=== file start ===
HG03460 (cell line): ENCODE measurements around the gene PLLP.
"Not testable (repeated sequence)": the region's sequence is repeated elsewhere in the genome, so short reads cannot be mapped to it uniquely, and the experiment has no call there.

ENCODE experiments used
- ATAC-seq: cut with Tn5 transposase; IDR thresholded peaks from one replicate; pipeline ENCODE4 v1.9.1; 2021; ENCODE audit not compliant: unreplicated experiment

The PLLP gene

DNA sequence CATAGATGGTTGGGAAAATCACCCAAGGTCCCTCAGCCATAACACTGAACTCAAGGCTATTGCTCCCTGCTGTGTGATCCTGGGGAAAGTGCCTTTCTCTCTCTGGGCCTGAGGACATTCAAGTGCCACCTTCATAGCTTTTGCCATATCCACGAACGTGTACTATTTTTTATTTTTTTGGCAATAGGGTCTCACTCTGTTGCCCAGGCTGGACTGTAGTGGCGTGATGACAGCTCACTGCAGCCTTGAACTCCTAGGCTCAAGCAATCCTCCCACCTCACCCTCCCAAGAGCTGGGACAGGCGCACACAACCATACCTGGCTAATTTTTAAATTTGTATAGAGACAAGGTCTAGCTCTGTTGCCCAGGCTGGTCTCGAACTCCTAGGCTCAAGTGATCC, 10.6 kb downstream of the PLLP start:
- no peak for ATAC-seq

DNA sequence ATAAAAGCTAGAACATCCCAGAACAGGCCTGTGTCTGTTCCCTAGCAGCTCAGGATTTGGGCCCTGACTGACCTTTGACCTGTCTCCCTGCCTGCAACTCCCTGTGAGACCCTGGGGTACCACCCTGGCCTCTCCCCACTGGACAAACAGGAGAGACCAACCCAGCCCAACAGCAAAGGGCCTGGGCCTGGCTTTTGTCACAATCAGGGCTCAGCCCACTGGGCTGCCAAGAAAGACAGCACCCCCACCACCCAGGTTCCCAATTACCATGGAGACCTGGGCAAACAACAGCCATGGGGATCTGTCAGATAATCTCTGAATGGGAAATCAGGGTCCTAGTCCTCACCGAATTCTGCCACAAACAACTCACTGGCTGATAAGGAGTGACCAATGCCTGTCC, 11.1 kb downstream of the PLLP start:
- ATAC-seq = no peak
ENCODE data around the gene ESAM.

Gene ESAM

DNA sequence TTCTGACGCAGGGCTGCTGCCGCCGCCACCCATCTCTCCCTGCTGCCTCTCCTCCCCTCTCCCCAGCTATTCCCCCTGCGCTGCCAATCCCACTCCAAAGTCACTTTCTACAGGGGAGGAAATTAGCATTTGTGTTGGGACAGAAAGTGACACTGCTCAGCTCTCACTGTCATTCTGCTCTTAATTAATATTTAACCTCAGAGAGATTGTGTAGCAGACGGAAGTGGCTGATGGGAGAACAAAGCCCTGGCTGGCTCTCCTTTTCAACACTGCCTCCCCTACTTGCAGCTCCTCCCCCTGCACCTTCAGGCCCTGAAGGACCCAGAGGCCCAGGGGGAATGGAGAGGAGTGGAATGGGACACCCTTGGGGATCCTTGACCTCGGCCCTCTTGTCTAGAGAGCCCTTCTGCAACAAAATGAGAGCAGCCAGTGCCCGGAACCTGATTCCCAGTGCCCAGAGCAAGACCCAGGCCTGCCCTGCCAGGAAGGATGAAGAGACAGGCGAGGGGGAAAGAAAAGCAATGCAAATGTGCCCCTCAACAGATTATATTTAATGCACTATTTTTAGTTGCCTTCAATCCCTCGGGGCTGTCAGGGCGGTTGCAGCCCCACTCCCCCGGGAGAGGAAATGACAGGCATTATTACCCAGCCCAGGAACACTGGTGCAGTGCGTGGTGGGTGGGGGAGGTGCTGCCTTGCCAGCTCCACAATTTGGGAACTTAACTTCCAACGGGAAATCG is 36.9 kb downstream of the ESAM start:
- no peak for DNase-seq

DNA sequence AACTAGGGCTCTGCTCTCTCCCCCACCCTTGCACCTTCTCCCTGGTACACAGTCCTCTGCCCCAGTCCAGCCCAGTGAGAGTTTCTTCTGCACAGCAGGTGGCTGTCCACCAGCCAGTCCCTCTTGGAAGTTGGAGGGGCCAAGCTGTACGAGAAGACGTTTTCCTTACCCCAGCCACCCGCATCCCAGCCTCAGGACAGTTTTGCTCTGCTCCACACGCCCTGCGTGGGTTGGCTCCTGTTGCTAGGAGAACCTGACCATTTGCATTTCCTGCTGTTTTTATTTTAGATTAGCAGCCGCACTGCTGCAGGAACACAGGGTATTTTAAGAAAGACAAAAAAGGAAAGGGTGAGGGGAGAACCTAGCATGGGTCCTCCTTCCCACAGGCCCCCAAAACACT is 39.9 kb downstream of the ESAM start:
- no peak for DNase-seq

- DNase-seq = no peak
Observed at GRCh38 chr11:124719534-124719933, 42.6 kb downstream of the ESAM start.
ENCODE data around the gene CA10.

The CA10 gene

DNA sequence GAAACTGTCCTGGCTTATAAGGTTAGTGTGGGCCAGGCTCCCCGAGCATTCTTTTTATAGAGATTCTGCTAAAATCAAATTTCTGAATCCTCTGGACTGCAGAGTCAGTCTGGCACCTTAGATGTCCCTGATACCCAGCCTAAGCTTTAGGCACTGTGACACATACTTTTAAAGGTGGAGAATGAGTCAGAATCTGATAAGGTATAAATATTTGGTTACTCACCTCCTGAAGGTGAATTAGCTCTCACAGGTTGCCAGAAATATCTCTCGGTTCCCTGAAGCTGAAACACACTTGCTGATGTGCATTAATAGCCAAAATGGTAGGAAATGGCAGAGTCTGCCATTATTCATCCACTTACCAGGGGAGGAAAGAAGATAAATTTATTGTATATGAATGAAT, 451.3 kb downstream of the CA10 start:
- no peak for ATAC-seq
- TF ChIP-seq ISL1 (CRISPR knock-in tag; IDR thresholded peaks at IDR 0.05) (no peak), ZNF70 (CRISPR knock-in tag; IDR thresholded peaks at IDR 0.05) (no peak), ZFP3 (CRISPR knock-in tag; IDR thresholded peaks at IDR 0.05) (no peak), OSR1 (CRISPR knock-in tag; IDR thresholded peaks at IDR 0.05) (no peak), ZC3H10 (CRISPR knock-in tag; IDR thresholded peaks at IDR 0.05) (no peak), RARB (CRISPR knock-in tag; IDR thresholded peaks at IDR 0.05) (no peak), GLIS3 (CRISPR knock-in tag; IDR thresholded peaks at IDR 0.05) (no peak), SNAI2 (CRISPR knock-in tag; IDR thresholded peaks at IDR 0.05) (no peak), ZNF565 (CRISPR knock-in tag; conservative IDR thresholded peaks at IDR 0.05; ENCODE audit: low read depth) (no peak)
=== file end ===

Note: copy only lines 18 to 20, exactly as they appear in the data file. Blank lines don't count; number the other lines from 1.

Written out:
ENCODE data around the gene CA10.

The CA10 gene

DNA sequence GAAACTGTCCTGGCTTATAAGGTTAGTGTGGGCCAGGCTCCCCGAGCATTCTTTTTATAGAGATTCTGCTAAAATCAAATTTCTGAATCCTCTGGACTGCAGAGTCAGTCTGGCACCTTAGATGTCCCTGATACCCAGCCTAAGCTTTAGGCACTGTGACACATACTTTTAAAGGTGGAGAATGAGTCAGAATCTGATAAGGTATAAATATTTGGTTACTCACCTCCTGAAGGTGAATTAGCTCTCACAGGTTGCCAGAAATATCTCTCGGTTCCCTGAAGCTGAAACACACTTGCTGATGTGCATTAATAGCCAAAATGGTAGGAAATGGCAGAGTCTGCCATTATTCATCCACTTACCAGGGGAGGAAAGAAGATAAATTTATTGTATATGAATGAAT, 451.3 kb downstream of the CA10 start: